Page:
Friday, February 9, 2018
Lamont Forum Room, Lamont Library, Harvard Yard, Cambridge, MA 02138
Contemporary society is not the first to grapple with how to best dispose of and/or benefit from objects, opinions and knowledge that come from distant places or times. The medieval circulation of texts, objects, and ideas has received renewed scholarly attention in recent years; our goal is to continue the lively, ongoing scholarly conversation about the movement and/or circulation of texts, objects, and ideas throughout the Middle Ages.
The papers engage with a wide range of languages, including Latin and vernaculars; research topics, including trade routes, social network analysis, manuscript studies, and textual studies; and disciplines, including history of art, history, literature, and digital humanities.
Some of the questions addressed by our presenters include: what was the perceived utility of revision and reuse – i.e., what could new versions and contexts accomplish that old ones could not? What role did time and/or physical location play in the reception and meaning of events or artifacts? Why and how did medieval works endure and remain relevant in cultural contexts far removed from those in which they first existed? What sociocultural factors account for the popularity of objects and texts in particular places at particular times? Are there hitherto unseen patterns in terms of where reuse occurs and of what?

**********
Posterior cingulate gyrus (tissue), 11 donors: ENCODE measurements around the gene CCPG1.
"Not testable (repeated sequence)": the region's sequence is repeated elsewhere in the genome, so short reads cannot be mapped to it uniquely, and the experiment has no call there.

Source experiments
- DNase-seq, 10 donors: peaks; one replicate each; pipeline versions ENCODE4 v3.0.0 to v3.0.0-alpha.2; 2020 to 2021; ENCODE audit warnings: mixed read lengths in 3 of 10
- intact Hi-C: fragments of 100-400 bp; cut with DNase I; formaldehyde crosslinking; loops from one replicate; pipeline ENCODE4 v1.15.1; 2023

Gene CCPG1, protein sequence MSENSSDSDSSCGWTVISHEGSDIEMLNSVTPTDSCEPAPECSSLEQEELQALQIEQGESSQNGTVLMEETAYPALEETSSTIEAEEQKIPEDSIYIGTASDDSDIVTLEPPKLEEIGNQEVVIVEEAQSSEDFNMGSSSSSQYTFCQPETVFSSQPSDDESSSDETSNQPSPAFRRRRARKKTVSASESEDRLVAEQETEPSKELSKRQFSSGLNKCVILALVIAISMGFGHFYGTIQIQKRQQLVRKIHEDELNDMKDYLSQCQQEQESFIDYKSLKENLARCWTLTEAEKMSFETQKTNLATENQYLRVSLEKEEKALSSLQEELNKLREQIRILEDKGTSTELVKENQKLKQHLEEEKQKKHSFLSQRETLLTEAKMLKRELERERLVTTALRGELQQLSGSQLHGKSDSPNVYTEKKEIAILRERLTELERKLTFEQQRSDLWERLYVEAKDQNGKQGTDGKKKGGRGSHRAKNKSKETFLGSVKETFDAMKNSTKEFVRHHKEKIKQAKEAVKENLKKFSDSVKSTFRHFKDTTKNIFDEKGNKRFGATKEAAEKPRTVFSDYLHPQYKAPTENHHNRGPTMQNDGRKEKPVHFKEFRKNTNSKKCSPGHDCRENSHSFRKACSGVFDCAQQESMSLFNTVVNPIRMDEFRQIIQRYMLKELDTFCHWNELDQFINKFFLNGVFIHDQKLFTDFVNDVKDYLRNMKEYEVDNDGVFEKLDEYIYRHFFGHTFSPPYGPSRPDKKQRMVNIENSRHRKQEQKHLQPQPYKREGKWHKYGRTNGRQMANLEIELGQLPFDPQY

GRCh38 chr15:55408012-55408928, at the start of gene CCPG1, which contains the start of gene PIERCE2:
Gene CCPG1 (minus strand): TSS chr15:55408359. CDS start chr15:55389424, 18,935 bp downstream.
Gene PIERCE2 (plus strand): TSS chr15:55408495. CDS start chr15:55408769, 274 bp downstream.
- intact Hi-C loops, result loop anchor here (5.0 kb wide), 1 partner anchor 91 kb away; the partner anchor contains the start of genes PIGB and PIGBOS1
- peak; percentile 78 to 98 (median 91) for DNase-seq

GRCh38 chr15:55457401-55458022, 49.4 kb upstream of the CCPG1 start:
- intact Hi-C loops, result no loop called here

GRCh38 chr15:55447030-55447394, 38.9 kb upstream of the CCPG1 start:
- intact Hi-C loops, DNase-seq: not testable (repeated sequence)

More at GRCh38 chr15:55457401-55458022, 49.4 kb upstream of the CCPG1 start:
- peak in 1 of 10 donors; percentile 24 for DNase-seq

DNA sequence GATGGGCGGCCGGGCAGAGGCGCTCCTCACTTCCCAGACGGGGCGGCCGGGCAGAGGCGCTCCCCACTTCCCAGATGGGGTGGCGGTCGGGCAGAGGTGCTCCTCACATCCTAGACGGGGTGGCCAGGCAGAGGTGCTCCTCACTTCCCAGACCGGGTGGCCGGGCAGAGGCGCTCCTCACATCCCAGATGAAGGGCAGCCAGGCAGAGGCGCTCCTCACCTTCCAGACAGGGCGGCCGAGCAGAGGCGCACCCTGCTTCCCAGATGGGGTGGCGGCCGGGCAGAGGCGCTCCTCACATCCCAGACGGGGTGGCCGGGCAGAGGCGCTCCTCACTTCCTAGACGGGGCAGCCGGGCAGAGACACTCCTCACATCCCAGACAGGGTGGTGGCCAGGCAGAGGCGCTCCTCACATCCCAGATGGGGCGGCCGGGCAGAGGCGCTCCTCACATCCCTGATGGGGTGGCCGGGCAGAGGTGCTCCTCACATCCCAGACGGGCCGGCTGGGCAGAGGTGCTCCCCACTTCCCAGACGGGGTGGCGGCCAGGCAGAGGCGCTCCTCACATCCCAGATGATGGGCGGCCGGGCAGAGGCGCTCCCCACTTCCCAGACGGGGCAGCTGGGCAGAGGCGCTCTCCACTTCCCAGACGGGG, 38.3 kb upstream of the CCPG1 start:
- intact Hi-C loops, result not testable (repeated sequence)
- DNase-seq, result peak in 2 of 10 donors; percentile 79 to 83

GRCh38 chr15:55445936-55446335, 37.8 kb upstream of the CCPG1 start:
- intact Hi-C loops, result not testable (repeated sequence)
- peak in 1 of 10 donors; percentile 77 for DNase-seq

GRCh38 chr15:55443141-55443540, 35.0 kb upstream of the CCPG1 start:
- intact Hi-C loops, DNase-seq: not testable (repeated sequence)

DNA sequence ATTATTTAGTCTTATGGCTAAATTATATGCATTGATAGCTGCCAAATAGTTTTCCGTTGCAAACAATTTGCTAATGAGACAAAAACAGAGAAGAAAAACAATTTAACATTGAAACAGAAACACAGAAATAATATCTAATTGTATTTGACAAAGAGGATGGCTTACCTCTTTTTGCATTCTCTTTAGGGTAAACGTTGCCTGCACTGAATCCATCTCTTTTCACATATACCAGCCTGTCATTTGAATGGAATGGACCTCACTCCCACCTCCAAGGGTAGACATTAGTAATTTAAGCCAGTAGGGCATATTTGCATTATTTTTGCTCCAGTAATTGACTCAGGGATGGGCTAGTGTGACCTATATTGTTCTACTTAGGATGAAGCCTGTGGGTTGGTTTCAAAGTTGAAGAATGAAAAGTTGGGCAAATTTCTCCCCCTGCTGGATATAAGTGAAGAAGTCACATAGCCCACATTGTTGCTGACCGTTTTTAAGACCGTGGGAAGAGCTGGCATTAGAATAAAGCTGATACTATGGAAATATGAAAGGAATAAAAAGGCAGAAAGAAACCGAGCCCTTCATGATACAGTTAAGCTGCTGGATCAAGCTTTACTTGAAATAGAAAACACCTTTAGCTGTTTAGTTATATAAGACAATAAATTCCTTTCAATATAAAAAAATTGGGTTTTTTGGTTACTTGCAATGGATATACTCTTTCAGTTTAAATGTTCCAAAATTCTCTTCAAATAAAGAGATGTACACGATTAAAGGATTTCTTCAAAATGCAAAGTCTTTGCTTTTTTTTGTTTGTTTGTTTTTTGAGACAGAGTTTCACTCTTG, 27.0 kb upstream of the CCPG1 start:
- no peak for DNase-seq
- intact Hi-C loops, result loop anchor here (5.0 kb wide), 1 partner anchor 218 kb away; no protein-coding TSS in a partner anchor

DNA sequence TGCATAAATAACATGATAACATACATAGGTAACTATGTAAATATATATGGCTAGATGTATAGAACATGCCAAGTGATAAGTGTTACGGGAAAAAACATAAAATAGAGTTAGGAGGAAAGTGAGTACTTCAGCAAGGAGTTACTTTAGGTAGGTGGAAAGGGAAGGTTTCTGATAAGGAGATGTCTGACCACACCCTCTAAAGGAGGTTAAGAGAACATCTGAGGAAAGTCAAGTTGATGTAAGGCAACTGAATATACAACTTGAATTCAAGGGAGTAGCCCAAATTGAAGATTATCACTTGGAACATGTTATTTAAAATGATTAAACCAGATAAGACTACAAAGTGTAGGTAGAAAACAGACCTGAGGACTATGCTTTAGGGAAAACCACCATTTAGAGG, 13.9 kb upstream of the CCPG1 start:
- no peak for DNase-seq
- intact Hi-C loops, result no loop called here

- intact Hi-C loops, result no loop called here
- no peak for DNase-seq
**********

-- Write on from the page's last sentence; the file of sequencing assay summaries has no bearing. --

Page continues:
Co-sponsored by the Committee for Medieval Studies, the Department of English, the Department of the History of Art and Architecture, the Department of Celtic Languages and Literatures, the Medieval Studies Interdisciplinary Graduate Workshop, and the Harvard Provostial Fund for the Arts and Humanities.
Schedule of Events
8:30—9:00 Coffee and Registration
9:00—9:15 Opening Remarks, Joseph Shack
9:15—10:15 Keynote: Jan Ziolkowski: "The Juggler of Notre Dame" and the Making of Medieval Modernity
10:15—10:30 Morning Coffee Break
10:30—12:30 Panel 1: Recycling
- Jennifer Purtle (University of Toronto), Salvaging Meaning in Sino-Mongol Quanzhou, ca. 1276-1350
- Meredyth Winter (Harvard University), The Truth of Materials: A Shape-Shifting Silk of the late Abbasid Period
- Andrés Wilson (University of Massachusetts, Amherst), King Artus and the Recycling of the Rabbinic Tradition: Lancelot, Guenevere, and the Holy Temple in Jerusalem(?)
Hannah Weaver (Harvard University), Miscellaneous Minor Manuscripts (Houghton MS Fr. 24.2)
1:30—2:45 Panel 2: Revision
- Abigail Balbale (Bard College), The Material Culture of Affiliation across Religious Lines in Medieval Iberia
- Racha Kirakosian (Harvard University), Reimagining the Visionary's Account. The German Reception of Gertrude the Great
- Ryan Lynch (Columbus State University), Writing with Purpose: Reuse, Reorganization, and Reshaping Historical Material in the Works of al - Balādhurī
2:45—3:00 Afternoon Coffee Break
3:00—4:30 Panel 3: Relocation
- Arthur Bahr (Massachusetts Institute of Technology), Some Temporal Problems with Patience
- Kelsey Eldridge (Harvard University), Imitation and Appropriation in Theodoric’s Ravenna
- Zachary Domach (Columbia University), Recycling Wisdom: The Use and Reuse of a Proverbial Idea in the Middle Ages
4:30—5:15 Response: Karen Overbey (Tufts University)